Can you still Afford “not to afford” Cyber Security?
COVID-19 changes the game: Now is not the time to risk a cyber-attack.
Earlier ransomware incidents that have affected organisations such as Travelex in the UK or Bouygues in France profoundly question the way cyber security has been managed – historically – in many large firms. And they add their names to an ever growing “hall of shame” which already includes British Airways, Marriott, Equifax and – sadly – countless others.
Large firms with multi-million IT and security budgets should not end up in that mess. Period.
Calling in one of the Big 4 firms to “sort things out” afterwards will not cut it anymore. At the heart of the matter, is not just the need to “do things” (protective and layered “defence-in-depth” measures are well known and have been for decades) but the governance surrounding execution in those firms, the way the prioritisation of security investment was handled over the years, and the cultural and managerial aspects surrounding those.
“We can’t afford this” is an excuse we have been hearing too often with senior executives around security over the years. Many CISOs take it as budgetary constraints. It is simply adverse prioritisation. And if security is not visibly towards the top of the agenda with management, you cannot expect good execution to follow regardless of the investments you make.
One trait many of the firms affected recently by cyber security incidents had in common (pre COVID-19), was their relatively good economic health. Those were not failing businesses chronically losing money or drastically challenged by digital disruption, as could have been the case for example in the retail sector. They were healthy and established market players churning up healthy profits.
How did they use to assess the threats they face? How did they manage their levels of exposure or protection against those? How did they determine the investments necessary to ensure adequate protection?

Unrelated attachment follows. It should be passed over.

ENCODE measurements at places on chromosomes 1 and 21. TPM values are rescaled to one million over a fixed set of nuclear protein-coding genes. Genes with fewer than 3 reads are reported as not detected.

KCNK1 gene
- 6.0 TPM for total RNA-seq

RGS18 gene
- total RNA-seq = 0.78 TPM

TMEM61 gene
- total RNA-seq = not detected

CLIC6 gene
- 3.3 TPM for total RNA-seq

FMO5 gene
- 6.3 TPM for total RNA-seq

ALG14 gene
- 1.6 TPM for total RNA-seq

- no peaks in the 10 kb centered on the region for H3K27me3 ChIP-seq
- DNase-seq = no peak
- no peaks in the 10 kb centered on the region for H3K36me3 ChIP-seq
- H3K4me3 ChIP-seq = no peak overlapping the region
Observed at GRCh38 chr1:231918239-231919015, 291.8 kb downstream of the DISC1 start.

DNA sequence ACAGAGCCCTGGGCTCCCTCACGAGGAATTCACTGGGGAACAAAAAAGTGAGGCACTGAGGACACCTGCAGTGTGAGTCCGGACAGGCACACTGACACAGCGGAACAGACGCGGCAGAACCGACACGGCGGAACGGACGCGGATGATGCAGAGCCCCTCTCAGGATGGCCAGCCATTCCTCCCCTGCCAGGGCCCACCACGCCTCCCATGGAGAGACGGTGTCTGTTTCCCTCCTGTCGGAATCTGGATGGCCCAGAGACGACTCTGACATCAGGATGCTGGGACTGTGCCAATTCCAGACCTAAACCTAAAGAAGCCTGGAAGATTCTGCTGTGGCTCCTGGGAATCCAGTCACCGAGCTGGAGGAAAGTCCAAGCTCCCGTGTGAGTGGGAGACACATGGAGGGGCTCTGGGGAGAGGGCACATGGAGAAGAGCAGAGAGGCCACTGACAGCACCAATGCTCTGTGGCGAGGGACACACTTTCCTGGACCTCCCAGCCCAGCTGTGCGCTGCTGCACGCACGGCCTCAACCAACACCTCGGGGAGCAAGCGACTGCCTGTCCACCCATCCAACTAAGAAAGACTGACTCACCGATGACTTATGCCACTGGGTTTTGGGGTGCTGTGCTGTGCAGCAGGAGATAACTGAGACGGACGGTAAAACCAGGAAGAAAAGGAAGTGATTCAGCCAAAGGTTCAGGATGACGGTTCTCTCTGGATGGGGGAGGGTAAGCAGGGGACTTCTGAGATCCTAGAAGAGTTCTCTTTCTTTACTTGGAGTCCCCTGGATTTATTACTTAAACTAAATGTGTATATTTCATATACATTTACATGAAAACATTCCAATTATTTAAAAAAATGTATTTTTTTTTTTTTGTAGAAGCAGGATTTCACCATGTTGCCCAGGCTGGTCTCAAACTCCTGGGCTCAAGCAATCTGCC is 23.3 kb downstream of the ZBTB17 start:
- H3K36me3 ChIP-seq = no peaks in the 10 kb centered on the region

Clearly, not very well…
One thing is certain: They were not really short of cash – at the time. It may be a simplistic view from a CFO perspective, but the reality is that – post breach – money invariably used to appear out of nowhere to get things “fixed”.
That’s the most pathetic part of all those incidents: Shameless executives, who previously would have argued that they “could not afford” security measures, handing out millions in search of non-existent quick-wins or technical silver-bullets. And shameless tech vendors and security “consultants” lining up, without for a second daring to tell their clients what they need to hear: Buying more tech won’t help you, until you address the cultural and governance attitudes which have led you in that mess in the first place: Endemic short-termism, cognitive biases, or frankly in some cases, threat ignorance and lip service to compliance requirements.
Of course, once the entire business has been down for several days, priorities are put into perspective and mindsets change, but for how long?
Across the street, various competitors or suppliers would have been rattled and may also start thinking differently, but again, for how long?
Once the dust has settled, losses are just losses; they may not please the shareholders, but in a context where many things could go wrong for large firms, do they really matter if the health of the business is strong? For St Gobain, Maersk and others – badly hit by the 2017 NotPetya outbreak – lost sales associated with the cyber-attack were estimated in the hundreds of millions and direct costs related to crisis in the tens of millions. Unpleasant, not invisible but manageable – in good times – on an otherwise healthy multi-billion balance sheet.
Frankly, those days have gone. The COVID-19 crisis changes the landscape totally around cyber-attacks, and that type of cynical approach now borders on plain negligence.
Which business can now afford “not-to-afford” good cyber security measures, in a context where most remaining activity has shifted online, and we are all dependent on digital services?
Security has become essential to keeping the lights on, and nobody can risk a cyber attack in the middle of all this. At the same time, cash has become precious and the business outlook is unclear.
But prioritising against security spending seems unreasonable, even in the face of massive cost reductions, and in particular in organisations where current cyber maturity levels are low.
Now is the time to look at those maturity problems in the face and to focus the scarce resources available where they will have most impact. But cutting security spending to the ground in the midst of the COVID-19 crisis would be disastrous.